I recognize that in some respects the doctrine of Miranda has been relaxed, rather than strengthened. Thus, if it is believed that a victim's life hangs in the balance, a defendant may be interrogated about the victim's whereabouts without giving the Miranda warnings. "While life hangs in the balance, there is no room to require admonitions concerning the right to counsel and to remain silent." ( People v. Dean (1974) 39 Cal.App.3d 875, 882 [ 114 Cal.Rptr. 555]; see, also, People v. Modesto (1965) 62 Cal.2d 436, 446 [ 42 Cal.Rptr. 417, 398 P.2d 753]; People v. Riddle (1978) 83 Cal.App.3d 563, 572 [ 148 Cal.Rptr. 170].) But in the situation presented in the case at bench of a 13-year-old minor, the Miranda protection should be strengthened by a mandatory requirement of appointment of counsel before any attempt is made by police officers to secure statements from such a minor. Since no counsel was appointed for the minor in the case at bench, I would hold that the minor's confession should be deemed inadmissible under the appropriate provisions of the California Constitution.
II The Totality Approach Set Forth in Fare and Espoused by the Dissent Mandates a Holding That There Was No Waiver of Fifth Amendment Rights
The dissent sets forth portions of the record to sustain the view that the 13-year-old minor before us made an intelligent waiver of his Miranda rights. Even under the principle that a 13-year-old minor has the capacity to waive his Miranda rights, including the right of counsel — a rule of law to which I do not subscribe — the record before us does not support the conclusions reached by the dissent. I draw totally different inferences and conclusions from this same record.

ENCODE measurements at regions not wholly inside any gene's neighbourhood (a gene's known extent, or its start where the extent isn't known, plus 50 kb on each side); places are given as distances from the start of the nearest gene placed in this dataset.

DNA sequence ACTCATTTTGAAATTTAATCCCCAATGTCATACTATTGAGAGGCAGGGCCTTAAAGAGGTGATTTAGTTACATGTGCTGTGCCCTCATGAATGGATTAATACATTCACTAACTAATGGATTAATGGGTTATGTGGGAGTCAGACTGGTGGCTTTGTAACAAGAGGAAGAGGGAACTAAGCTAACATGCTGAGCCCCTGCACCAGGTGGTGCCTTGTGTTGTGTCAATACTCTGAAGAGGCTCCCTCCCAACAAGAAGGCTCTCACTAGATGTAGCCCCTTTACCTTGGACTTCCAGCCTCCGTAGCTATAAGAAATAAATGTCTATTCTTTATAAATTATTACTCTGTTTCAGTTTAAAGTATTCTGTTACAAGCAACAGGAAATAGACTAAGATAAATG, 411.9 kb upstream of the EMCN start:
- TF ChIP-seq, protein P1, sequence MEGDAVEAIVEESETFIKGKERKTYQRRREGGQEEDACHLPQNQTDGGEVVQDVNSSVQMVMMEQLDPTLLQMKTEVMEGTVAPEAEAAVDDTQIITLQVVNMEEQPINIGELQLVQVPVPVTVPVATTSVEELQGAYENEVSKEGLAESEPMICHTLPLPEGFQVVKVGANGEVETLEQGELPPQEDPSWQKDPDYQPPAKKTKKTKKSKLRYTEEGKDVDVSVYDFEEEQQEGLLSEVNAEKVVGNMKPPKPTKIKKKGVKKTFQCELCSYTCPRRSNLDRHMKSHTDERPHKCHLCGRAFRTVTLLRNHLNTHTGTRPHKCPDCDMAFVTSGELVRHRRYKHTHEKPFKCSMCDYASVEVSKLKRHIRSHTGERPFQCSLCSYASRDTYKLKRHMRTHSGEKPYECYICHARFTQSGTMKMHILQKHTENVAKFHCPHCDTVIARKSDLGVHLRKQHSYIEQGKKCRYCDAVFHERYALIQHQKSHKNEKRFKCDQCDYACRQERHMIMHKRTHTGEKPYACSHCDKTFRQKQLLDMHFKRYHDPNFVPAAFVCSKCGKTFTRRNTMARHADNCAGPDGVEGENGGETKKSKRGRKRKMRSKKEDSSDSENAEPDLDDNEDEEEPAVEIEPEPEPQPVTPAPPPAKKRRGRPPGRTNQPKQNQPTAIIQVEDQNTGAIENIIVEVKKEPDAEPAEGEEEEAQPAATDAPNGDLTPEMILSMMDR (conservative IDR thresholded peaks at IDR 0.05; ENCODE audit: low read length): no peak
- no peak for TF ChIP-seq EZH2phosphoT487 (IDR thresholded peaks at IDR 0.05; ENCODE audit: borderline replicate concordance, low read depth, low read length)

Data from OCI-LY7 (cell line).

The record of the entire conversation between the minor and the officers, which lasted approximately 30 minutes, does not "reflect[s] an atmosphere free of intimidation and coercion." On the contrary, this record convinces me that the minor's confession was obtained by "intimidation and coercion." I can see no basis for a holding that the trial judge could reasonably find that the minor made a knowing and voluntary waiver of his Miranda rights. In People v. Jimenez (1978) 21 Cal.3d 595 [ 147 Cal.Rptr. 172, 580 P.2d 672], the high court established the burden-of-proof rule that when a defendant raises the issue that his confession was involuntary, the burden is upon the prosecution to prove beyond a reasonable doubt that the confession was voluntary as a preliminary fact to the admissibility of the confession.
It is my view that, in the case at bench, the record establishes, as a matter of law, that the evidence is insufficient to support a finding, beyond a reasonable doubt, of a Miranda waiver by the minor. The judgment below, therefore, must be reversed, even if Fare v. Michael C. (1979) 442 U.S. 707 [61 L.Ed.2d 197, 99 S.Ct. 2560], were to be considered as controlling over People v. Burton (1971) 6 Cal.3d 375 [ 99 Cal.Rptr. 1, 491 P.2d 793], discussed in the lead opinion herein.